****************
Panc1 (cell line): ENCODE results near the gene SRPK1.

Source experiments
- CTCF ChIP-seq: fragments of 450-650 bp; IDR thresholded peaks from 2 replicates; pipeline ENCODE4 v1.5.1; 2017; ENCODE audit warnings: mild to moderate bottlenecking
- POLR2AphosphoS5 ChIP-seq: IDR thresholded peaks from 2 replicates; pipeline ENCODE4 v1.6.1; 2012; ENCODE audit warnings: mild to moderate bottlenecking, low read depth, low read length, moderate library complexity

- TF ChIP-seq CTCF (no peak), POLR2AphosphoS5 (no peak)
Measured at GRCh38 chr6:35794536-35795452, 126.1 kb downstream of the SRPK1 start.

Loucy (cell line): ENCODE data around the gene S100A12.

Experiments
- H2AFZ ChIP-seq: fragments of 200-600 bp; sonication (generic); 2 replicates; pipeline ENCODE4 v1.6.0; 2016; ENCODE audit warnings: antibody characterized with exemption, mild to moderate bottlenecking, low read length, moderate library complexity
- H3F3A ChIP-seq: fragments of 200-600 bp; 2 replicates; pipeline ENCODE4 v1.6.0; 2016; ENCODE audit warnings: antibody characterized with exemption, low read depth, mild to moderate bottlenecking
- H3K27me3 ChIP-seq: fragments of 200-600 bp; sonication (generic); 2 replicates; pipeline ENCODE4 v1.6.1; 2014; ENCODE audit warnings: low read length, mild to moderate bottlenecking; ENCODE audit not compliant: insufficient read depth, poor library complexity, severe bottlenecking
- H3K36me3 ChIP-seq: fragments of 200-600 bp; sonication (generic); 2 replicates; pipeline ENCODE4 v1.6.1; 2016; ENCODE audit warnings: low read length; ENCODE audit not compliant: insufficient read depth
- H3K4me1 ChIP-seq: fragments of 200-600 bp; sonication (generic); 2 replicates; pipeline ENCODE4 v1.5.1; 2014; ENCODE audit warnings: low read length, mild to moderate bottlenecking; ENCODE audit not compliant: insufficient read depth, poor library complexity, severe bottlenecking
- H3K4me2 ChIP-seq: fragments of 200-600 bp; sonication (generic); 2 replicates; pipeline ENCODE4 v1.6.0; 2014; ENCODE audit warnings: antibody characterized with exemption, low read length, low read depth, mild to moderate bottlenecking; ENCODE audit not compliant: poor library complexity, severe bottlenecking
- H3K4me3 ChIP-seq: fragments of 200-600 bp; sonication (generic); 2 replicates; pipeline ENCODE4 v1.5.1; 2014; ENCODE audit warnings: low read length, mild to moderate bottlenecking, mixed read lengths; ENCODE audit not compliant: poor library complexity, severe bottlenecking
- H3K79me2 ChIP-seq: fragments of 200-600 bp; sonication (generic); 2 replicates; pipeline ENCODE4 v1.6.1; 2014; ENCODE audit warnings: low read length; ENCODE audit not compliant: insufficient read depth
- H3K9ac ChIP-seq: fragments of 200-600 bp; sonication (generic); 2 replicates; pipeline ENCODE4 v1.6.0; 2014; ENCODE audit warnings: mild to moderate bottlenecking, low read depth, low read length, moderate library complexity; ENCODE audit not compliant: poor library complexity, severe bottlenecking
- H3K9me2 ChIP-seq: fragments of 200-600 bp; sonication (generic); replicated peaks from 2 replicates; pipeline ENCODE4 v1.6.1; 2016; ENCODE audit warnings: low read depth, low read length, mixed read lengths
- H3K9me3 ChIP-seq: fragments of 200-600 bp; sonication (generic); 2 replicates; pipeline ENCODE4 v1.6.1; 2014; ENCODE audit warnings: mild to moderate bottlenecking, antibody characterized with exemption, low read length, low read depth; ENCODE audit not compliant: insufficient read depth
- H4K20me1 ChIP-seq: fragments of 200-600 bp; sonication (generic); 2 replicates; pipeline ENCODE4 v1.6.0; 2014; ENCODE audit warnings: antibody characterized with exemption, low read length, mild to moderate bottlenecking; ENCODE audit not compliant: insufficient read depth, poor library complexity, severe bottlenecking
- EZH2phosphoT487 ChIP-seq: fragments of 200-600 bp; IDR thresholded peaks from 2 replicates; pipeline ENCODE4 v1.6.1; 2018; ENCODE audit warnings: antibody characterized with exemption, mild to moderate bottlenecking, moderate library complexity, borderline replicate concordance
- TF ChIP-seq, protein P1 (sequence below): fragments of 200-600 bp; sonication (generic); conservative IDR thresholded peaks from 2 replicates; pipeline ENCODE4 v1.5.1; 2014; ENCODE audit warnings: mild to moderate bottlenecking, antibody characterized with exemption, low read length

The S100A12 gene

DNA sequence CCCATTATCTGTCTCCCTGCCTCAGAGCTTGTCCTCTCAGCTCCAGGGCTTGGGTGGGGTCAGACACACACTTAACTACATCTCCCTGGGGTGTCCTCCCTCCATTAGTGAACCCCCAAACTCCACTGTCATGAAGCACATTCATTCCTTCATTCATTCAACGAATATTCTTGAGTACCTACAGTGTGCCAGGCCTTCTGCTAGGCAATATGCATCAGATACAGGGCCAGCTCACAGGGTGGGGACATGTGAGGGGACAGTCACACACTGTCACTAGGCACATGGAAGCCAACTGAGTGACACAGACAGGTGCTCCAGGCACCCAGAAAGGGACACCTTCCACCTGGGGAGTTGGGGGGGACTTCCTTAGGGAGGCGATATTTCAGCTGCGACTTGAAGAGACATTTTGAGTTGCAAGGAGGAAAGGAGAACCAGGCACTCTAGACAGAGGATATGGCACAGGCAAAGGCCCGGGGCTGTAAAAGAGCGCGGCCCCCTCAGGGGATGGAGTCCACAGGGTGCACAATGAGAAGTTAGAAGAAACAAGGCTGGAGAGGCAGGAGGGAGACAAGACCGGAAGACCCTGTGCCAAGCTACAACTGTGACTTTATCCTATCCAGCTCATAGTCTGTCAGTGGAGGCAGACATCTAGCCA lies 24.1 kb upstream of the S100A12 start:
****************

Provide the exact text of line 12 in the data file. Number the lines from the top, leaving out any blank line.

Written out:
- H3K36me3 ChIP-seq: fragments of 200-600 bp; sonication (generic); 2 replicates; pipeline ENCODE4 v1.6.1; 2016; ENCODE audit warnings: low read length; ENCODE audit not compliant: insufficient read depth